President of Ecuador Daniel Noboa Signs Chapultepec and Salta Declarations

Before a delegation of the IAPA he committed to guaranteeing press freedom and freedom of expression

Quito, Ecuador (March 20, 2024) - Ecuadorian President Daniel Noboa committed on Tuesday to guaranteeing press freedom and freedom of expression in his country by signing the Chapultepec and Salta declarations after a meeting with an international delegation from the Inter American Press Association (IAPA). The meeting took place at the Carondelet Presidential Palace in the city of Quito.

"If the press is not respected, people are not respected," stated President Noboa during his meeting with IAPA. The Ecuadorian leader indicated that since taking office, he
accepts criticism," although he clarified that he does not agree with all of it. He was emphatic in distinguishing himself from populist leaders in the region, stating that he seeks to express "the opposite of authoritarianism."

A delegation from IAPA is currently in Ecuador this week to address the situation facing journalists and media this country. The delegation, led by President Roberto Rock from the digital platform La Silla Rota in Mexico, includes former IAPA President Michael Greenspon from The New York Times, United States; former IAPA President Jaime Mantilla, and the organization's Executive Director, Carlos Lauría. Also joining the delegation are IAPA Executive Committee Chair Gabriela Vivanco from La Hora in Quito, and Carlos Pérez, the regional vice president for Ecuador, from El Universo in Guayaquil.

The IAPA President shared various concerns with the Ecuadorian head of state regarding the state of press freedom in Ecuador. Rock emphasized that in the face of violence threatening the press, it is essential to provide the necessary resources to the journalist protection mechanism so that it can fulfill its mission, as the current budget is only enough to pay its employees' salaries. He added that it is imperative to urgently address impunity in cases of attacks against journalists to prevent cases from multiplying and being forgotten. He insisted on the need to adapt internal legislation in the case of libel and slander offenses to Interamerican standards so that only civil sanctions can be applied. Lastly, he highlighted the need to strengthen the law on access to public information so that it serves not only journalists but also the public.

"We are excited about the message we received in the conversation with President Noboa because he made it clear that he seeks to live up to a statesman who does not think about the next election but about the next generation," Rock said in a public event following the presidential meeting with representatives of local media outlets. "We have talked about the importance of press freedom as one of the pillars of democracy," added Roberto Izurieta, the presidency's communication secretary.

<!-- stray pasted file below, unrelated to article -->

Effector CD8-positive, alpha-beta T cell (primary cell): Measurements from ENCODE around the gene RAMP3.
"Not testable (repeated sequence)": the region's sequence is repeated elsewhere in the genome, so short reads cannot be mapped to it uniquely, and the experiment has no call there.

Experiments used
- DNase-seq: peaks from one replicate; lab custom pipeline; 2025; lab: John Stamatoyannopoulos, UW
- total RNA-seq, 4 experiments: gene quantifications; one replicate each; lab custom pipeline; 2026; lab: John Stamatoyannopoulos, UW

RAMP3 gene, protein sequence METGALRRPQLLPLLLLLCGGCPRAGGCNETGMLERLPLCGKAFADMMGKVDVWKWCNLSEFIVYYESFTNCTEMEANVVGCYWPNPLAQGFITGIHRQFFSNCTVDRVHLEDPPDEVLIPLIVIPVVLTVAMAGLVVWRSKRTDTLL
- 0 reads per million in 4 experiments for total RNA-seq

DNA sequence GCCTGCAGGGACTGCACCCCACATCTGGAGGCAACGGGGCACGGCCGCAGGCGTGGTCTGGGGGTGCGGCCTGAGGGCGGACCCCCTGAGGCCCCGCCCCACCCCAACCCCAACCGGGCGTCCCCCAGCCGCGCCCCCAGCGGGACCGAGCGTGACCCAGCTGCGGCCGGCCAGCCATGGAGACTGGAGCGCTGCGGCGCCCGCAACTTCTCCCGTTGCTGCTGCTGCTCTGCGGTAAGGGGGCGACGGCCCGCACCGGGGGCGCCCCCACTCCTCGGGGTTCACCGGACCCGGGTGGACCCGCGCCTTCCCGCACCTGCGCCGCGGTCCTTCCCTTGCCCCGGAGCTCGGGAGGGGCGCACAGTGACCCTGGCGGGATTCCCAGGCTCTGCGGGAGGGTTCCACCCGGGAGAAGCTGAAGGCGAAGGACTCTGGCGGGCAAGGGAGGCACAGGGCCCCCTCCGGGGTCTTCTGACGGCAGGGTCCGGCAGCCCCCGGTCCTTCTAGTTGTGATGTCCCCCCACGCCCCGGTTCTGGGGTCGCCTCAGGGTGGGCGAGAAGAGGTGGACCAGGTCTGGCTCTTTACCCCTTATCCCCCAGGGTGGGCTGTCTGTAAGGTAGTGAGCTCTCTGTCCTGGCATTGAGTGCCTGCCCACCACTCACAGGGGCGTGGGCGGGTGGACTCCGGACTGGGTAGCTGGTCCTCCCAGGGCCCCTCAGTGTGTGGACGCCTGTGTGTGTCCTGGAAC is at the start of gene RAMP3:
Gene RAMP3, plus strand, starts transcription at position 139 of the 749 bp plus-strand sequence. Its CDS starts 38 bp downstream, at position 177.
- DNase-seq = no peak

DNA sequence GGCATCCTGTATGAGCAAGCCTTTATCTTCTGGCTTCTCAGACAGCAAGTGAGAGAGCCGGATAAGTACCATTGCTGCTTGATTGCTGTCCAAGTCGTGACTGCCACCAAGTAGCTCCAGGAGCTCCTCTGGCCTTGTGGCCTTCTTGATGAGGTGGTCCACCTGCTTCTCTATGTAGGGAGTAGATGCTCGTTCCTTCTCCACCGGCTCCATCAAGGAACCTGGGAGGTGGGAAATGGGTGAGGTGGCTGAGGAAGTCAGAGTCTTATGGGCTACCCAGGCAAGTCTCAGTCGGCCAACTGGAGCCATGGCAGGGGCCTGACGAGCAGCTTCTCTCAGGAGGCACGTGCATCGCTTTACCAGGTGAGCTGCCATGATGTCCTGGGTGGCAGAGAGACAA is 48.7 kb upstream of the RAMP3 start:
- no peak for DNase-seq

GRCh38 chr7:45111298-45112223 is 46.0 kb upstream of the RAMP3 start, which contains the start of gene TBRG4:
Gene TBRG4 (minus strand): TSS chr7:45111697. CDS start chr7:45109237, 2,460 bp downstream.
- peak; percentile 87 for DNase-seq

Rock added that Ecuador, like other countries in the region, "has suffered a lot" from authoritarian government models, "that have fought against the media and, with it, have fought against citizens' rights to be informed." The IAPA president added that "they have sought to delegitimize, they have sought to discredit, even dehumanize journalistic work; governments that thought they would be forever, that they would defeat and even make independent journalism disappear."

Due to the overall insecurity situation in Ecuador resulting from the rise of organized crime, violence against journalists has increased, leading entire communities in the interior of the country to become "silent zones." In January, armed criminals stormed the premises of TC Televisión in Guayaquil and fired shots into the air while the channel was broadcasting live, according to the IAPA. In the past year, several journalists had to leave the country and relocate within Ecuador due to serious threats.

President Noboa signed the Chapultepec and Salta declarations, hemispheric IAPA documents of reference on freedom of expression and press freedom. The Chapultepec Declaration, adopted in 1994, summarizes in 10 principles the concept of consolidating public freedoms and human rights with the understanding that the "engine and starting point of basic human rights" is freedom of expression. The Salta Declaration on Principles of Freedom of Expression in the Digital Age, adopted in 2018, consists of 13 principles created to protect the free flow of information regardless of the platform through which it spreads, and promote greater efficiency to defend and promote freedom of expression in the face of advances in new information and communication technologies.

IAPA is a non-profit organization dedicated to defending and promoting freedom of the press and expression in the Americas. It comprises more than 1,300 publications from the western hemisphere; and is based in Miami, Florida, United States.